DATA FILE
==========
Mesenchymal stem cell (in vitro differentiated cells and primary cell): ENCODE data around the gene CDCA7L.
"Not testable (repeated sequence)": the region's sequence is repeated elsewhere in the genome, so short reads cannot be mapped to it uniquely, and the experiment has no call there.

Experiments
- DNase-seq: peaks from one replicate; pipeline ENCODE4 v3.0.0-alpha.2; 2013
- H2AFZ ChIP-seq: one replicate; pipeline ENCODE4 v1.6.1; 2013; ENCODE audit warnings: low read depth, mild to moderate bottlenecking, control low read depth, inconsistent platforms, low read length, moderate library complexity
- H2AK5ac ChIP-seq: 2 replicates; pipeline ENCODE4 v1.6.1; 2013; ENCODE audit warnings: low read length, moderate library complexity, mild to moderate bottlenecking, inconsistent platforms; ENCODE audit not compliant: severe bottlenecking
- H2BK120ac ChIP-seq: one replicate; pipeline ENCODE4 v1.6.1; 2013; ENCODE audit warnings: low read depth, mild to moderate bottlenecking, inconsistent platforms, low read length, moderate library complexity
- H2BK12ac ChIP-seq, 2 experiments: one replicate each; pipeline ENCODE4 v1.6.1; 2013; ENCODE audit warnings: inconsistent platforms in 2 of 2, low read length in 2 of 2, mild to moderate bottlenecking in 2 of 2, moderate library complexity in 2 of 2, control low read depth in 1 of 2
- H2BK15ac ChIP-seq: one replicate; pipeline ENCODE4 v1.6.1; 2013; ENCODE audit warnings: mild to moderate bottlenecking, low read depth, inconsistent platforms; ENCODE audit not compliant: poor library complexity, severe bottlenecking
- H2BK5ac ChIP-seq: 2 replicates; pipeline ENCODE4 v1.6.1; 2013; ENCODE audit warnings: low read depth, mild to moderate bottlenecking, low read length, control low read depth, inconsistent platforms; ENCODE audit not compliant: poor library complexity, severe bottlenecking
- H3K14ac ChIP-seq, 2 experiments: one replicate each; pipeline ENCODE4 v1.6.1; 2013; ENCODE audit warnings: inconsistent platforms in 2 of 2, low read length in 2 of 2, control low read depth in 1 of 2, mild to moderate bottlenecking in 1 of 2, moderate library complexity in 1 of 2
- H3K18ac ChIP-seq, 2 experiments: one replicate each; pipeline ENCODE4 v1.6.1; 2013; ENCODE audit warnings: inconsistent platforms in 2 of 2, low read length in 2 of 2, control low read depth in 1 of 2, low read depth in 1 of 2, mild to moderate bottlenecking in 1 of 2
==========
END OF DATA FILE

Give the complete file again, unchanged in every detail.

Mesenchymal stem cell (in vitro differentiated cells and primary cell): ENCODE data around the gene CDCA7L.
"Not testable (repeated sequence)": the region's sequence is repeated elsewhere in the genome, so short reads cannot be mapped to it uniquely, and the experiment has no call there.

Experiments
- DNase-seq: peaks from one replicate; pipeline ENCODE4 v3.0.0-alpha.2; 2013
- H2AFZ ChIP-seq: one replicate; pipeline ENCODE4 v1.6.1; 2013; ENCODE audit warnings: low read depth, mild to moderate bottlenecking, control low read depth, inconsistent platforms, low read length, moderate library complexity
- H2AK5ac ChIP-seq: 2 replicates; pipeline ENCODE4 v1.6.1; 2013; ENCODE audit warnings: low read length, moderate library complexity, mild to moderate bottlenecking, inconsistent platforms; ENCODE audit not compliant: severe bottlenecking
- H2BK120ac ChIP-seq: one replicate; pipeline ENCODE4 v1.6.1; 2013; ENCODE audit warnings: low read depth, mild to moderate bottlenecking, inconsistent platforms, low read length, moderate library complexity
- H2BK12ac ChIP-seq, 2 experiments: one replicate each; pipeline ENCODE4 v1.6.1; 2013; ENCODE audit warnings: inconsistent platforms in 2 of 2, low read length in 2 of 2, mild to moderate bottlenecking in 2 of 2, moderate library complexity in 2 of 2, control low read depth in 1 of 2
- H2BK15ac ChIP-seq: one replicate; pipeline ENCODE4 v1.6.1; 2013; ENCODE audit warnings: mild to moderate bottlenecking, low read depth, inconsistent platforms; ENCODE audit not compliant: poor library complexity, severe bottlenecking
- H2BK5ac ChIP-seq: 2 replicates; pipeline ENCODE4 v1.6.1; 2013; ENCODE audit warnings: low read depth, mild to moderate bottlenecking, low read length, control low read depth, inconsistent platforms; ENCODE audit not compliant: poor library complexity, severe bottlenecking
- H3K14ac ChIP-seq, 2 experiments: one replicate each; pipeline ENCODE4 v1.6.1; 2013; ENCODE audit warnings: inconsistent platforms in 2 of 2, low read length in 2 of 2, control low read depth in 1 of 2, mild to moderate bottlenecking in 1 of 2, moderate library complexity in 1 of 2
- H3K18ac ChIP-seq, 2 experiments: one replicate each; pipeline ENCODE4 v1.6.1; 2013; ENCODE audit warnings: inconsistent platforms in 2 of 2, low read length in 2 of 2, control low read depth in 1 of 2, low read depth in 1 of 2, mild to moderate bottlenecking in 1 of 2